This is not my journey

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I spent some of my Christmas break thinking about work styles: what worked last year, what didn’t, and what I could do to improve my own.  I’ve got it down to just two things: “this is not my journey” and “do what the boss asks for”.

People often talk of their jobs (and themselves) as something that they do now, as in at one particular point in time. That’s a little like saying “I’m in seat 29C” instead of “I’m flying from New York to Japan and when I get there I’m going to try out the heated toilet seats” when someone asks you where you are.  We are all on journeys – sometimes literally, but always on journeys through time, careers, relationships.  And if you want to think about your career, a journey is a useful idea.

So last year I got really frustrated because I ended up doing lots of things that needed to be done, leaving little time for the things I loved (and am good at). And at the same time, I watched people around me refusing to do those things, but doing so much better in their careers and the respect they gained for what they did. “This is not my journey” came out of that.  The big thing that I realised was that the people who were doing well were playing by big-company rules, and I was still working as though I was in a startup or community organisation.

Startups are different. Over the years I’ve started companies, helped start companies and communities, been in small companies that grew, worked in government agencies and 90,000-strong multinationals.  And I’ve noticed two transition points: around 5 and 120 people.  With 5 people, you’re completely flat, and to be honest, also flat-out: everyone does what needs to be done without “but I don’t do that”, and although you may have “roles”, you’re generally just working as a team.  That’s often the founding team: once they start hiring, the concept of staff happens, and it takes leadership not to divide into ‘founders’ and ‘others’.  Communities tend to run this way too, with everyone pitching in and helping where they can. Up to about 120 people, companies are “small”, with everyone knowing each other and helping each other out where they can.  But at about 120 people, divisions start: you can remember the names of about 100-120 people, but beyond that new people become faces unless they’re directly working with you.  At this point, people have defined job roles and a limited group of connections in the organisation, and there are just too many things that need to be done to be able to do them informally any more. And at this point (or sooner), big company rules start to apply.  And can be basically summarised as “do what the boss asks for” and “do what’s on your journey”.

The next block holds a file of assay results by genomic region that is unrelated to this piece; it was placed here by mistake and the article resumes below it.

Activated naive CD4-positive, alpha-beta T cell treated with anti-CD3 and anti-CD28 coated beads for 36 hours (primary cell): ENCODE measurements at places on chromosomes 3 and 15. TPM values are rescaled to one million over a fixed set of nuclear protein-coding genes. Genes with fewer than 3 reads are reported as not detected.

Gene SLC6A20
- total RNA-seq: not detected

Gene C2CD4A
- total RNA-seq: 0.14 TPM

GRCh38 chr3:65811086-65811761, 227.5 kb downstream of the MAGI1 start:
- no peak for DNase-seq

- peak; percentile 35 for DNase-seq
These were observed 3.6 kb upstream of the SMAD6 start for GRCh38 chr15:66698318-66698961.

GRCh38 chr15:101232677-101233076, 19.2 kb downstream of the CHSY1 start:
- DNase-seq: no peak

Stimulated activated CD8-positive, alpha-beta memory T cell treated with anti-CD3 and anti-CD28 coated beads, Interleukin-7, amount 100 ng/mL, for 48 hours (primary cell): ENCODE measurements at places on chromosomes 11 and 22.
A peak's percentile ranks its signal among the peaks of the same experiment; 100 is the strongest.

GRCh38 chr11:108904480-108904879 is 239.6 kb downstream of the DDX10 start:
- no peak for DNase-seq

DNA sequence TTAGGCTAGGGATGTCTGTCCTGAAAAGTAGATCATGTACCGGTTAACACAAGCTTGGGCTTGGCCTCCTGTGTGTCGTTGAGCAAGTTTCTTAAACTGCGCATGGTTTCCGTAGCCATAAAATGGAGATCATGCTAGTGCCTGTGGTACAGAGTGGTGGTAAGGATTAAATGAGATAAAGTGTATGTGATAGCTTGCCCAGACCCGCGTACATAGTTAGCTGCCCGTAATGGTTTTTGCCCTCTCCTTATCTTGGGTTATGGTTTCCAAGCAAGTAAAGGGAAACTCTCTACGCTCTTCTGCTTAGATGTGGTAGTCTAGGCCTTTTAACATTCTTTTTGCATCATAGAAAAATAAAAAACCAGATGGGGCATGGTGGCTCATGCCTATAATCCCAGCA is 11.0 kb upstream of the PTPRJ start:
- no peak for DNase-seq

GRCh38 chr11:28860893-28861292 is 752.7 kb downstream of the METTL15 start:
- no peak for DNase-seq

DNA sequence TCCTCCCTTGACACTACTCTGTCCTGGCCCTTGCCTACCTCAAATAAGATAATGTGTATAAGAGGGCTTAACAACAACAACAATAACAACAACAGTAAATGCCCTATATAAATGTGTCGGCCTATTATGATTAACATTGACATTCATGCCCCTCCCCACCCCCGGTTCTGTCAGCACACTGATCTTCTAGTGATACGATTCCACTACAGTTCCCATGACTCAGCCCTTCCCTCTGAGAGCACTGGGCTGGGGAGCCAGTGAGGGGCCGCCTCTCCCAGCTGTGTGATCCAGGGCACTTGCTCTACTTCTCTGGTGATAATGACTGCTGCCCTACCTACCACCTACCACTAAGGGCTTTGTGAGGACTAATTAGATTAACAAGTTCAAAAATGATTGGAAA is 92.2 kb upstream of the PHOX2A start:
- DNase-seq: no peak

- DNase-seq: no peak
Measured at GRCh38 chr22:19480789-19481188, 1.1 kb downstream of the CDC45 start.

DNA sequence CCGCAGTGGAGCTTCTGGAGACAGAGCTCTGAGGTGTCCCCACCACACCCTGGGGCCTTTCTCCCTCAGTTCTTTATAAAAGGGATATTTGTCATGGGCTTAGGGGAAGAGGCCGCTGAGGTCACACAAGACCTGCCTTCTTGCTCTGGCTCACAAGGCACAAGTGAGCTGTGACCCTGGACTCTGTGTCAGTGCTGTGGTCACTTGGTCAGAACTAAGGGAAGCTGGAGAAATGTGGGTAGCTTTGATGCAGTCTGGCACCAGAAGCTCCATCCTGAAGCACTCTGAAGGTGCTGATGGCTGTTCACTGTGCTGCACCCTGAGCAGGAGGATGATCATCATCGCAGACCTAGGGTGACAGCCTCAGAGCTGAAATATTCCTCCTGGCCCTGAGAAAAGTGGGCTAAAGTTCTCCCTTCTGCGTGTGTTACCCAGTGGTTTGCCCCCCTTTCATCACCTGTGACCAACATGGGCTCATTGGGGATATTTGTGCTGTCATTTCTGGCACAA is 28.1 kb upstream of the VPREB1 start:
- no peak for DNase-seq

“Do what the boss asks for” is obvious when you have a defined boss – in the small flat organisation (no defined “bosses”) it doesn’t make sense, but it’s absolutely the path to happiness under big-company rules (with negotiation about what’s a fair workload etc of course). It’s a simple sorting question for any new task: “is this what the boss asked for?”.